A large number of Bollywood movies like Parched, Dor, Water etc. have dealt with the theme of Child Marriage but none really made a very strong commentary about it. But, essentially, is participating in or endorsing a child marriage a crime?

An overview of the Prohibition of Child Marriage Act, 2006, might clarify most doubts.

According to this act, if either or both party to a marriage involves a minor, i.e. 18 years old in the case of girls and 21 years old in case boys, then the given marriage will fall under the ambit of a “Child Marriage”. In that case, the law facilitates the annulling of or legally undoing the marriage.

What does this law entail?

By virtue of this law, anyone engaged in a child marriage can legally invalidate it. This can be done by filing a petition with the District Court or the Child Marriage Prohibition Officer. Either the concerned parties or their respective parents/ guardians may make the due applications. It is, however, necessary to file the petition before they attain their legal ages, i.e. 18 years old in the case of girls and 21 years old in the case of boys.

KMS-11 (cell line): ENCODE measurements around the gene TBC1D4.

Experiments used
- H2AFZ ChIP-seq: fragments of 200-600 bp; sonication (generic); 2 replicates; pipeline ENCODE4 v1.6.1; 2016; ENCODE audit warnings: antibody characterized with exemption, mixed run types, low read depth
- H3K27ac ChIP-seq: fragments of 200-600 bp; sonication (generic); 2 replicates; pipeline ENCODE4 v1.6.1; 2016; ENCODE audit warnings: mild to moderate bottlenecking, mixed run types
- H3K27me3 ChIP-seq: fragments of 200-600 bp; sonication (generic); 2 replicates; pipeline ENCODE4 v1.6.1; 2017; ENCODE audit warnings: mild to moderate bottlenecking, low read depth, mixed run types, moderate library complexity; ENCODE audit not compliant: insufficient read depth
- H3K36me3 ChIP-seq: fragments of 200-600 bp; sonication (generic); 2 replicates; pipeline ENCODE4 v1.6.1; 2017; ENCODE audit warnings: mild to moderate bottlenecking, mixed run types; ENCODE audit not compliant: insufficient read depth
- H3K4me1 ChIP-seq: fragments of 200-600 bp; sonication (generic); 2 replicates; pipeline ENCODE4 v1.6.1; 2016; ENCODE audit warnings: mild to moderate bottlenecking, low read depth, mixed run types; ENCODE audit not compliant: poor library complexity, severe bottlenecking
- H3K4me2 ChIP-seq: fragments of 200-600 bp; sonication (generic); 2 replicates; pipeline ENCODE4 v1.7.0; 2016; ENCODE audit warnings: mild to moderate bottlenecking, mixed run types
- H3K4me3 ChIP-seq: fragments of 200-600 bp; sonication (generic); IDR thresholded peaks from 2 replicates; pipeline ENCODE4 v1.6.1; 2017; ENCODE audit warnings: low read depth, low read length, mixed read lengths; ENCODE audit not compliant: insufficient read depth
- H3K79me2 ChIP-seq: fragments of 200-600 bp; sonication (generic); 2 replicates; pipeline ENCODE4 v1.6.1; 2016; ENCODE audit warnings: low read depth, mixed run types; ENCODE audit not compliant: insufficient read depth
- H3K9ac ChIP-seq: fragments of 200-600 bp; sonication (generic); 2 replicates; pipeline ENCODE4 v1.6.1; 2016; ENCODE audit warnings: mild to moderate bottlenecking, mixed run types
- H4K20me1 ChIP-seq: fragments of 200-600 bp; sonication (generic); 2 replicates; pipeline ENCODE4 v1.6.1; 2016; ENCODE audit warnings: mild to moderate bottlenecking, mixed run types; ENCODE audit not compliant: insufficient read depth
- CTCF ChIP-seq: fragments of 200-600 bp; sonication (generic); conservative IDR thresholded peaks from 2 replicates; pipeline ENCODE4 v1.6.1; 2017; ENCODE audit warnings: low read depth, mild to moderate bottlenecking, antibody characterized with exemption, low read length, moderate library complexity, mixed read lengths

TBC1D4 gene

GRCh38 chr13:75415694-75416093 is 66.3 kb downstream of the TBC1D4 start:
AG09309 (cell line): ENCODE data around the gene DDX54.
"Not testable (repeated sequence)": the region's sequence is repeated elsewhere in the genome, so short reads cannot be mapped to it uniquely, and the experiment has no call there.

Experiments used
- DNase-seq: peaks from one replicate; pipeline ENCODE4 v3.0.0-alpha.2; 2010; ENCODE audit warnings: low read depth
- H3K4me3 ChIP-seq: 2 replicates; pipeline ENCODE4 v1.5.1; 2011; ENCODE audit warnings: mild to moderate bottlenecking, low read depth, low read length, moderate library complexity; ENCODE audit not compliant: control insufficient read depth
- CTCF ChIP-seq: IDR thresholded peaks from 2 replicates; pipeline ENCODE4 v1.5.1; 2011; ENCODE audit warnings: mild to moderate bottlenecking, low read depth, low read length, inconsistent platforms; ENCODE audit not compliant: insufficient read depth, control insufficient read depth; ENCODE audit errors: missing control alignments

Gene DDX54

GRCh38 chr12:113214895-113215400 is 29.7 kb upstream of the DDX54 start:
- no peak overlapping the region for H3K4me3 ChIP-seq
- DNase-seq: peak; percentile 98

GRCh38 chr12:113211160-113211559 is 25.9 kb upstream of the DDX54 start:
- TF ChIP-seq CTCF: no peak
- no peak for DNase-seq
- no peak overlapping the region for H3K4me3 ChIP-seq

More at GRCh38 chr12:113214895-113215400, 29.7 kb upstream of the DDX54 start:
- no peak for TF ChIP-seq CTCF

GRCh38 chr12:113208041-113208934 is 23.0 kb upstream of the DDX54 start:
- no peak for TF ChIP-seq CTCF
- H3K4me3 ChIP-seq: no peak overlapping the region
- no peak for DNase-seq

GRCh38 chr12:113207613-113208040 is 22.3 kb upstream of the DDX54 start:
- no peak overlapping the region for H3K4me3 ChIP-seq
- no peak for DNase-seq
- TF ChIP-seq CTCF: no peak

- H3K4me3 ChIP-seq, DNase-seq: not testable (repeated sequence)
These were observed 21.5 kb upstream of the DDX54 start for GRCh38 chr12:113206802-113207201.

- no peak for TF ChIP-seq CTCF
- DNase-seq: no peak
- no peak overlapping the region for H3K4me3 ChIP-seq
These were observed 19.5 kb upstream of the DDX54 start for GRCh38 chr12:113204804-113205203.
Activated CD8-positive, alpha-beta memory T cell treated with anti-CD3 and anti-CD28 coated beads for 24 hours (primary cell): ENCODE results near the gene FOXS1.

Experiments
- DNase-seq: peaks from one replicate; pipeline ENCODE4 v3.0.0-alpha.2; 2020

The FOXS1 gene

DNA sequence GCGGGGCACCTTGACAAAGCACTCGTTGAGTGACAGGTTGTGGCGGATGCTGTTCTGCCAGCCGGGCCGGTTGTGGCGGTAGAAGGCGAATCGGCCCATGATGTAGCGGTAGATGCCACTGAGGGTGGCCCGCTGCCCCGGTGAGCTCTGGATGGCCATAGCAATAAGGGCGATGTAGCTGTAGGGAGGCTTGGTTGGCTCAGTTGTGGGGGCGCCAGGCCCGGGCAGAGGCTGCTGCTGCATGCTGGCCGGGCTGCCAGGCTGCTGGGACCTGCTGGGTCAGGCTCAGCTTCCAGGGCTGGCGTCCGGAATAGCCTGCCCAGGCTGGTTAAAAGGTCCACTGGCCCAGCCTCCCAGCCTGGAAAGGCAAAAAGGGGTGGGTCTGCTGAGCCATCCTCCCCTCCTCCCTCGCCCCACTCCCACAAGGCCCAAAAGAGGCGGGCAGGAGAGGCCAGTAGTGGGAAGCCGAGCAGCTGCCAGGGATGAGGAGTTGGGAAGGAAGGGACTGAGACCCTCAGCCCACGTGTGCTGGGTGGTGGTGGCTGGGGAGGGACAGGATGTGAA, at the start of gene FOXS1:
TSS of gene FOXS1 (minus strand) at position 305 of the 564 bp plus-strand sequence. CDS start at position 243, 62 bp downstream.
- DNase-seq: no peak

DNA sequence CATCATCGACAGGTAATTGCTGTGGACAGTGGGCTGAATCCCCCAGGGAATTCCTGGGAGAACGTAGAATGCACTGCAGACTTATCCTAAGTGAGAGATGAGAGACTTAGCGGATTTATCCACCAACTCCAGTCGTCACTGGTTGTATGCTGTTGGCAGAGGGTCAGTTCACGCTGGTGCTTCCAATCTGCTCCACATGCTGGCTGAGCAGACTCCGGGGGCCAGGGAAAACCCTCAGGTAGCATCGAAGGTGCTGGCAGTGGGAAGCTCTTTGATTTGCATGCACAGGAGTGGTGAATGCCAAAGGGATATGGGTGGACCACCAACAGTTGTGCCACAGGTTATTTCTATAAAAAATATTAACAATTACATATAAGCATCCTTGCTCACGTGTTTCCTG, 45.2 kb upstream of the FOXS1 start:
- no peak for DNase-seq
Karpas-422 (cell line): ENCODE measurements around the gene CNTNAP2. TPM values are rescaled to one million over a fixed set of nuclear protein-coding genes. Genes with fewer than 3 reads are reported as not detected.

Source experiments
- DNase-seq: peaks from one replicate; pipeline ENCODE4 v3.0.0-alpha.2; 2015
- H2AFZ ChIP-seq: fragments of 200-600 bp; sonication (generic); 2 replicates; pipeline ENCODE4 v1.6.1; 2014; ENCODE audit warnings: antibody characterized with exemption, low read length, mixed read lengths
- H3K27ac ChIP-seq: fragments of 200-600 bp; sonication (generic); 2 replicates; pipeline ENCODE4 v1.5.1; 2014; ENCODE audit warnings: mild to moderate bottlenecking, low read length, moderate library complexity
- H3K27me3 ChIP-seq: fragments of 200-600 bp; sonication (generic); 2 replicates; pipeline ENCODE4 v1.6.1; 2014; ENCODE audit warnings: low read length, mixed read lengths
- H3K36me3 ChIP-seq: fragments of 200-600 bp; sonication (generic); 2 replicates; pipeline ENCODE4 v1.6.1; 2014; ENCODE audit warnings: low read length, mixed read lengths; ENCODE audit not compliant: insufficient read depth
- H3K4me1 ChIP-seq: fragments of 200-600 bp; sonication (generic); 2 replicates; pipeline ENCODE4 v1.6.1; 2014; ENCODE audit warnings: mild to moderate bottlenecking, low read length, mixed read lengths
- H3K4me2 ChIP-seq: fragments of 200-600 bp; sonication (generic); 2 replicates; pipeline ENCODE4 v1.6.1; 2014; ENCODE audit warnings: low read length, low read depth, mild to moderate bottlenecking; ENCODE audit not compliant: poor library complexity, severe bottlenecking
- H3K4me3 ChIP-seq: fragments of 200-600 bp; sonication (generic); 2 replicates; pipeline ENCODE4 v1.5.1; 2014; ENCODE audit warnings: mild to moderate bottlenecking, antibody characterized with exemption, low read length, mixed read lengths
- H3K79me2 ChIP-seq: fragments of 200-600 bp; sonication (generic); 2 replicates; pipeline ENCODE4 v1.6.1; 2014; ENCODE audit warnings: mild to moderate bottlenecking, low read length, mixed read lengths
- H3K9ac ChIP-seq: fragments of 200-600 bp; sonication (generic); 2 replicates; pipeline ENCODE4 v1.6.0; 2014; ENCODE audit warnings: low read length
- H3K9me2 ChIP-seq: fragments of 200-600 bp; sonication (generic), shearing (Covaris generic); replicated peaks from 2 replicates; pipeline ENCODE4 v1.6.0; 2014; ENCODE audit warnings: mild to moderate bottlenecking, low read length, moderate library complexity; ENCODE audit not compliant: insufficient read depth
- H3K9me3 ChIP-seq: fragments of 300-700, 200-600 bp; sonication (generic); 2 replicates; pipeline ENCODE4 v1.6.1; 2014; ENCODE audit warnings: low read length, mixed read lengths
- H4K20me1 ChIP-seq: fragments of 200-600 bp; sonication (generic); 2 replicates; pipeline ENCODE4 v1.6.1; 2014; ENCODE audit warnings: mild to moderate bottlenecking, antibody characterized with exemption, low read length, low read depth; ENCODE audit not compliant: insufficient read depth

This law also provides for maintenance and rehabilitation for the girls post the annulment.

As per this law, children born out of child marriages are legitimate. It arranges for their custody and maintenance as well.

Certain child marriages, where either or both the parties were tricked or forced into marriage or where the girl was sold or trafficked in the course of or after the marriage, the law deems the marriage void.

What is considered a crime under this law?

According to this law, if an adult male marries a minor girl, he can be prosecuted.  It also treats parents or guardians who have encouraged, organized, abetted, forced, conducted or even attended such a marriage as punishable.  In fact failing to stop such a marriage is a crime under this law.

What is the punishment in such cases?

Anyone who is in charge of or associated with a child marriage may face a jail term of up to 2 years and a fine of up to Rs 1 lakh.  However, a woman cannot be punished under these charges. The court also provides for arrest without warrant in such offenses. One cannot necessarily claim bail if arrested.

Where can complaints regarding preventing or undoing a Child Marriage be lodged?